Sign of the Times
Another marquee item on the civic landscape is the curious petition campaign to revoke recent amendments to the Zoning Ordinance relating to signage on commercial buildings. Most people didn’t even know there was a provision in state law to challenge a local ordinance via a petition campaign. The relevant part of the Mass. General Laws is Chapter 43, Section 42:
Section 42. If, within twenty days after the final passage of any measure, except a revenue loan order, by the city council or by the school committee, a petition signed by registered voters of the city, equal in number to at least twelve percent of the total number of registered voters, and addressed to the city council or to the school committee, as the case may be, protesting against such measure or any part thereof taking effect, is filed with the city clerk, the same shall thereupon and thereby be suspended from taking effect; and the city council or the school committee, as the case may be, shall immediately reconsider such measure or part thereof; and if such measure or part thereof is not entirely rescinded within twenty days after the date of the certificate of the registrars, the city clerk shall submit the same, by the method herein provided, to a vote of the registered voters of the city, either at the next regular city election not less than thirty days after said twentieth day, or at a special election which the city council may, in its discretion, call for the purpose, and such measure or part thereof shall forthwith become null and void unless a majority of the registered voters voting on the same at such election vote in favor thereof.
The petition described in this section shall be termed a referendum petition and section thirty-eight shall apply to the procedure in respect thereto, except that the words "measure or part thereof protested against" shall for this purpose be understood to replace "measure" in said section wherever it may occur, and "referendum" shall be understood to replace the word "initiative" in said section.
To the best of my knowledge, this provision has never been invoked in Cambridge. As a fan of democracy, it’s interesting to see it being put to use. On the other hand, most indications are that this has been little more than a bitter, well-funded campaign of retribution by one man – Philip "Terry" Ragon of Intersystems, a company which rents space in One Memorial Drive – a building that now also leases space to Microsoft. Cambridge voters would likely be out in front opposing the recent "Citizens United v. Federal Election Commission" decision of the United States Supreme Court that supposedly now facilitates the funding by corporate interests of major political campaigns. Yet this well-funded propaganda campaign by Intersystems and its agents brings barely a peep out of the Cambridge liberals. The inflammatory literature suggests that "Cambridge politicians are giving away our skyline to Wall Street." The literature refers to the amendment as "The Microsoft Amendment" and claims that it will bring "windfalls to wealthy landlords and out-of-state multinational corporations." I haven’t seen BS propaganda like this since the days of rent control.
The petition campaign appears to have successfully scaled the first hurdle of submitting sufficient signatures. With approximately 60,000 registered voters, 12 percent translates into about 7200 required signatures. The campaign reportedly has submitted in the neighborhood of 16,000 signatures. Many will likely be deemed invalid, but it seems probable that the threshold will be met. So what happens next?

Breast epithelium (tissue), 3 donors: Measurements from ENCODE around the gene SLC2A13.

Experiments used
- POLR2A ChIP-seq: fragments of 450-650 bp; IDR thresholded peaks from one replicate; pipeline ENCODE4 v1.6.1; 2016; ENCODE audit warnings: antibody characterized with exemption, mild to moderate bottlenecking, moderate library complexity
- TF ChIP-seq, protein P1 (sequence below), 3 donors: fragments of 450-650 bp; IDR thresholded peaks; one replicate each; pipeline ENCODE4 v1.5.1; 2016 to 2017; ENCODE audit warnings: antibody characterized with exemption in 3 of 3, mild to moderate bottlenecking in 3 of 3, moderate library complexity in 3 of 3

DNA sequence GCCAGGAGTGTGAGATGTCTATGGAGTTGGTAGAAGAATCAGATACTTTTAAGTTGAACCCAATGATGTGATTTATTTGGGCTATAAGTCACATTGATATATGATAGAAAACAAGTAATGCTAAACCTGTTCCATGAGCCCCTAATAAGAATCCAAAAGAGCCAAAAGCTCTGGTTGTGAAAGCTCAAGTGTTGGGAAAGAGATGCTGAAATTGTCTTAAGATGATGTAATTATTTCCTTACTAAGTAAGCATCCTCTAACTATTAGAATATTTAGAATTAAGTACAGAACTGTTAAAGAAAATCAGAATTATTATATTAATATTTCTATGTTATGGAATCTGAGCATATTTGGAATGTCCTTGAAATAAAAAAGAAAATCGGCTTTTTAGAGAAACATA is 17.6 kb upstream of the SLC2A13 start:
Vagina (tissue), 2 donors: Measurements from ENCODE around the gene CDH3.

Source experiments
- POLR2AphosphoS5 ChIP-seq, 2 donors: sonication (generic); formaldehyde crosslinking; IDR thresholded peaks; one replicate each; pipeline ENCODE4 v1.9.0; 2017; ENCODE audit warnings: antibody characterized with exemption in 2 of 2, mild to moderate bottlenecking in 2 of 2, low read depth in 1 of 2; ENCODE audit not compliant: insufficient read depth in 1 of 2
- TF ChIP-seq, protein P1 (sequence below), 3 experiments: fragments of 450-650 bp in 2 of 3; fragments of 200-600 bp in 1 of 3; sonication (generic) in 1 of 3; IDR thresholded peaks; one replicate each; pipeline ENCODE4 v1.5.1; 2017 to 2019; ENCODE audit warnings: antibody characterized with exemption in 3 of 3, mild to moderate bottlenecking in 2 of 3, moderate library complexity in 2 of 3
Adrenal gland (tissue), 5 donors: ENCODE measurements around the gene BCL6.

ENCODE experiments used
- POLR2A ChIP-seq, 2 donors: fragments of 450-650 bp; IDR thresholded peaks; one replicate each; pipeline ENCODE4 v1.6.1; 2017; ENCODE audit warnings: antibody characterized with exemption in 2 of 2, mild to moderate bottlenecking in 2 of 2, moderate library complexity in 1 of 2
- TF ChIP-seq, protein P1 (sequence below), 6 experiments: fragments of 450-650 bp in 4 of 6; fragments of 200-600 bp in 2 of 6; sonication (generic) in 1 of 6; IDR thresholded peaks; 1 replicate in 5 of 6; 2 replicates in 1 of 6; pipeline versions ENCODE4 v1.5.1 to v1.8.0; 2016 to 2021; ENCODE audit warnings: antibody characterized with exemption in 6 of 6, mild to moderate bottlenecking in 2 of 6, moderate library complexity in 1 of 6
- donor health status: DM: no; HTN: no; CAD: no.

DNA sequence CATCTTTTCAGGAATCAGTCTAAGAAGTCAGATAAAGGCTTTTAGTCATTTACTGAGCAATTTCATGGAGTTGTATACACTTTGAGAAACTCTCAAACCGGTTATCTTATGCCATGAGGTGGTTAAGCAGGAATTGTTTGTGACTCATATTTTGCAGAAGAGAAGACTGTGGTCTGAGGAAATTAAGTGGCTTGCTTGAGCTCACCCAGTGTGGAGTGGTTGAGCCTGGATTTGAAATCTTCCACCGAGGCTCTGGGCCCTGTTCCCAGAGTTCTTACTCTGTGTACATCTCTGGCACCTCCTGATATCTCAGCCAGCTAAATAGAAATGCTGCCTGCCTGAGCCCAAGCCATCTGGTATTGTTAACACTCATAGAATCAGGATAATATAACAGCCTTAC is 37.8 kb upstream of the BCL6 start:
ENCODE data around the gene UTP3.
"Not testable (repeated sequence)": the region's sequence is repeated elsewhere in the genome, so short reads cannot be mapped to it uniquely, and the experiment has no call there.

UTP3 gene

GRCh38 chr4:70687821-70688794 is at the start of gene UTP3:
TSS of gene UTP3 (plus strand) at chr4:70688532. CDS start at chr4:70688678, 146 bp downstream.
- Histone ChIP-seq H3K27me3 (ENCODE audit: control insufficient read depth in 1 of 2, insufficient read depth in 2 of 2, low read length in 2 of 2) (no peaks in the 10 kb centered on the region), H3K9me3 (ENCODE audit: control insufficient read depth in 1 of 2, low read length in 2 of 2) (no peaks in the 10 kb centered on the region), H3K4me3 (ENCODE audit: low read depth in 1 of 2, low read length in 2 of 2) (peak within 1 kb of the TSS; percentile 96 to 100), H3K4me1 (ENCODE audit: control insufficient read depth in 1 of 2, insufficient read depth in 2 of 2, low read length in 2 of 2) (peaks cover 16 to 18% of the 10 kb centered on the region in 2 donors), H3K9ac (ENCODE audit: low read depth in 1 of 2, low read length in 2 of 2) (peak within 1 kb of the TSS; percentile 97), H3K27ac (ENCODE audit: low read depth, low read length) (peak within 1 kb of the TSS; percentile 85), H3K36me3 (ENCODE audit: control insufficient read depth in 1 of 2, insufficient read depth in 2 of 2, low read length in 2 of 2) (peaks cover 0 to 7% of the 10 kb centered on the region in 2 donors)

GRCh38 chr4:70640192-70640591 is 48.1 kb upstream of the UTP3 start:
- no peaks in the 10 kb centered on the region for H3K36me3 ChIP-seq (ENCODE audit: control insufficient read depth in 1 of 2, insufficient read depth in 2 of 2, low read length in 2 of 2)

Let’s be clear that the Cambridge City Council as a body was hardly deserving of a badge of courage in their 6-3 vote approving the amendments to the Zoning Code relating to signage. Councillor Davis did all she could to punt the matter before voting NO. Her rationale hardly came across as a matter of principle. Councillor Seidel gave every indication that he would be voting in favor of the amendment before doing a quick about-face and voting NO under the threat of political abandonment in next year’s municipal election. Councillor Kelley can always be counted on to vote NO in matters such as this, so his vote surprised no one. Among the six councillors who voted YES to approve the measure, there was a refreshing air of deliberateness – regardless how one might feel about the merits of the amendment. Councillors Cheung and Decker, in particular, were forthright in their statements and expressed great clarity in their view that the amendment was nothing like what the propagandists would have people believe.
It will be interesting, perhaps even entertaining, to see what happens next. The City Council could rescind their approval and, by doing so, look like spineless and incompetent political jellyfish. That may be their best option. On the other hand, they could let the storm pass and allow the measure to be placed on the municipal ballot in 2011 coincident with their reelection campaigns. Gone are the good old days of rent control trench warfare. We’ll have a municipal election dominated by propaganda about signs. There may be a $500 annual individual contribution limit for local candidates, but it will be sky’s-the-limit for a "Citizens United" type of campaign in Cambridge indirectly instructing misinformed voters who they should vote for based on one hopelessly overstated and relatively unimportant issue. Perhaps the safest option for the City Council would be to dip into the public trough and fund a special election on this single item safely segregated from next fall’s municipal election. In recent years, the Cambridge City Council has shown over and over again that incumbency protection is Job #1, so perhaps this is the most likely next step. — Robert Winters